Another thing, tango lines your two kneecaps close, corrects your carriage, keeping your posture straight. I felt very refreshed, blowing off my stress after Tango dancing. Tango may be good for physical fitness, akin to Judo or Aikido. Strange that Tango has a therapeutic effect, blasting away daily stress. People in La Boca gathered to free themselves from nitty-gritty lives of poverty.

Tango music sprouted around the turn of the century (1900) in Boca neighborhoods. Most well-known was Carlos Gardel, a French-born Argentine singer, songwriter, composer and actor. Initially it seemed he had a tough time initially, even unable to buy Mate tea to drink, but gradually overcame the challenges. He succeeded in performing in New York and was a huge success.

Alas, he met a tragic death when his plane crashed in Medellin, Bogota in 1935.

I participated one night in Buenos Aires Toastmasters gathering named Morris Gellman and was welcomed as a speaker from the Orient. I remember I talked about Japan as volcanic islands archipelago. I am happy to report the Club is sound and going strong. Big cheers! I befriended Lidia Cobo, with whom I exchange emails. Below is a photo of the Cobo sisters.

Sunday, December 5, 2021

4215 Trias

I read the obituary of Miss Clara Breed when I was visiting San Diego as a traveler after retiring from Kyocera. I met Clara several times in the late ‘70s at a fundraising board meeting of the San Diego Balboa Park Friendship Garden project, with the Honorable Japanese Consulate General Will Happen Jr. as President, Clara as secretary (requested perhaps by Joe and Liz Yamada) sitting on the Board, and me, representing my employer - Kyocera.

The obituary opened my eyes to her career as the ex-President of San Diego Public Library, and her close associations with the Japanese community, especially with children during the very dark period when they spent their days in concentration camps during World War II.

I wrote "4215" with my felt-tipped pen, followed by "Trias" on the notebook I carried then and it became my Breed notebook ever since. Trias in Mission Hills, San Diego is located a bit north of Fashion Valley on the slope. The neighboring Hillcrest has UCSD Medical Center Complex on the plateau. I frequented the above mentioned Honorable Japanese Consul General Wil Hippen Jr.’s residence close to Presidio Park for various projects which included the Japanese Naval Force band reception on Ports Call.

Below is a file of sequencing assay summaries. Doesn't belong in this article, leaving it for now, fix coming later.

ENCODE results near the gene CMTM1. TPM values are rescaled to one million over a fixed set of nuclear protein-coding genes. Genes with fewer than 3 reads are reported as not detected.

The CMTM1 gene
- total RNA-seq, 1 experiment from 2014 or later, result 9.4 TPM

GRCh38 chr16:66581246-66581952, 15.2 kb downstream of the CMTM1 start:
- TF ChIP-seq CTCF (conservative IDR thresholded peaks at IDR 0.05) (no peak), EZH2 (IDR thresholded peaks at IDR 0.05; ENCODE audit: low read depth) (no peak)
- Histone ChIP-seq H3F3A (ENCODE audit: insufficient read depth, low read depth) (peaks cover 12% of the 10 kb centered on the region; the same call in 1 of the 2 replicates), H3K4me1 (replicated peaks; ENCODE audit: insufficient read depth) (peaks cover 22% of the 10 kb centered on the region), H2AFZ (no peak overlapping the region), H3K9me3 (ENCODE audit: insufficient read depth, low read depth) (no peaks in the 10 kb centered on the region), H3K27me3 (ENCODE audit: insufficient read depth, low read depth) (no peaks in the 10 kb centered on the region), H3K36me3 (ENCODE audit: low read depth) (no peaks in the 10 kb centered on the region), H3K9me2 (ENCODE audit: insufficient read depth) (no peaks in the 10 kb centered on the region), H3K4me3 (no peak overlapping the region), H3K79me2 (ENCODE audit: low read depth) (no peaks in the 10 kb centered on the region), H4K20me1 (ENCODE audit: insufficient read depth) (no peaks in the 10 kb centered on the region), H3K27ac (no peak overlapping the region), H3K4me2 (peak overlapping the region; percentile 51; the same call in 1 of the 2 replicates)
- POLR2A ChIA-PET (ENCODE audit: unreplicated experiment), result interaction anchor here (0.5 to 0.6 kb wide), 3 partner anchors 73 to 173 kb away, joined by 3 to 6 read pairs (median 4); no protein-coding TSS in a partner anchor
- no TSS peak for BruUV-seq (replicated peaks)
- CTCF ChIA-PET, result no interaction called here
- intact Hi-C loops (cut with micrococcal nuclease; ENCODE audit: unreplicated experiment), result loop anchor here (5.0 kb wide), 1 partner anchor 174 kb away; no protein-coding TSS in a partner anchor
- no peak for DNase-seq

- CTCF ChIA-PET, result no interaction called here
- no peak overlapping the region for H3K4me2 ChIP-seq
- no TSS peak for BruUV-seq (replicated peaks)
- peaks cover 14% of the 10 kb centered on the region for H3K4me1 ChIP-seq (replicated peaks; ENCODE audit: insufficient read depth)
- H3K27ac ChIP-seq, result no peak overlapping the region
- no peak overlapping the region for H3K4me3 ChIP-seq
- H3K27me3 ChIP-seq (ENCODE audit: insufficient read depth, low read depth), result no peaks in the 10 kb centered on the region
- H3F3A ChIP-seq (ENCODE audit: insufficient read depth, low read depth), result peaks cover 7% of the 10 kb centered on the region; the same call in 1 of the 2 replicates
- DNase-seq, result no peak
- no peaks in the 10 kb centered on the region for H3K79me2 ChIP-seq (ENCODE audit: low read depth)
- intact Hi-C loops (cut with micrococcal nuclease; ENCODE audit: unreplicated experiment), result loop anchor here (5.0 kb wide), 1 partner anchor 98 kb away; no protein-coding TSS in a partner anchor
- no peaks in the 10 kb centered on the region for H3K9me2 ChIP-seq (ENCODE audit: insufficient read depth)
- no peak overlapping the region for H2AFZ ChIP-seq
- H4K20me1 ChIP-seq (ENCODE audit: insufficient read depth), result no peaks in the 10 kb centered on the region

Losing husband Ruden, a pastor, Clara’s mother Estella arrived in San Diego in the 1920s, invited by Estella’s sister and her husband. Clara graduated from San Diego High as an honor student. Her school activities were diverse - art, horseback riding, tennis and making graduation albums. She made her own miniature house zoo, feeding foxes, raccoons and possums. I assumed early San Diegans enjoyed a life close to nature.

In the obituary, I read Clara kept a boxful of letters from children and when I called Liz Yamada, she already donated them to the Japanese-American National Library (JANL). She introduced me to Tetsuzo Hirasaki for a meeting and I had a valuable conversation with Tetsu (he passed away shortly after we met).

I visited JANL and copied a few letters from children reading “Dear Miss Breed” as samples. I was told the library was in the process of sorting through them and would take at least six months to finish. Joanne Oppenheim, the author of the Dear Miss Breed (Scholastics), miraculously found out about Miss Breed by inquiring at JANL about her Japanese classmate and started interviewing 'Miss Breed's children'. I heard about Joanne’s interviews through Liz and waited until her book came out in 2006.

The Japanese edition of Joanne Oppenheim's book came out in July 2008. Not bad! The translation took me two years (I wish to thank Eisho-no-Kai members for partial translation) and only had to count days needed to find a publisher. Luckily, Kashiwa Shobo in Tokyo came to my rescue.

I have to thank Teiko Uemura as my great self-sacrificing partner. She helped organize the manuscript into a fine, neatly typed Japanese version. I met her at Kumamoto Toastmasters Club and we bonded over sharing a cordial spirit. She later moved to Hachioji, Tokyo but we remain tied in the same spirit.

Latest Honors bestowed upon Clara Breed:

2014: California Library Hall of Fame by California Library Association

2007: San Diego Women Hall of Fame in the Cultural Bridge Builder category

2006: Smithsonian Institute incorporated four of the Dear Miss Breed letters into lesson plans to be used in Business School documents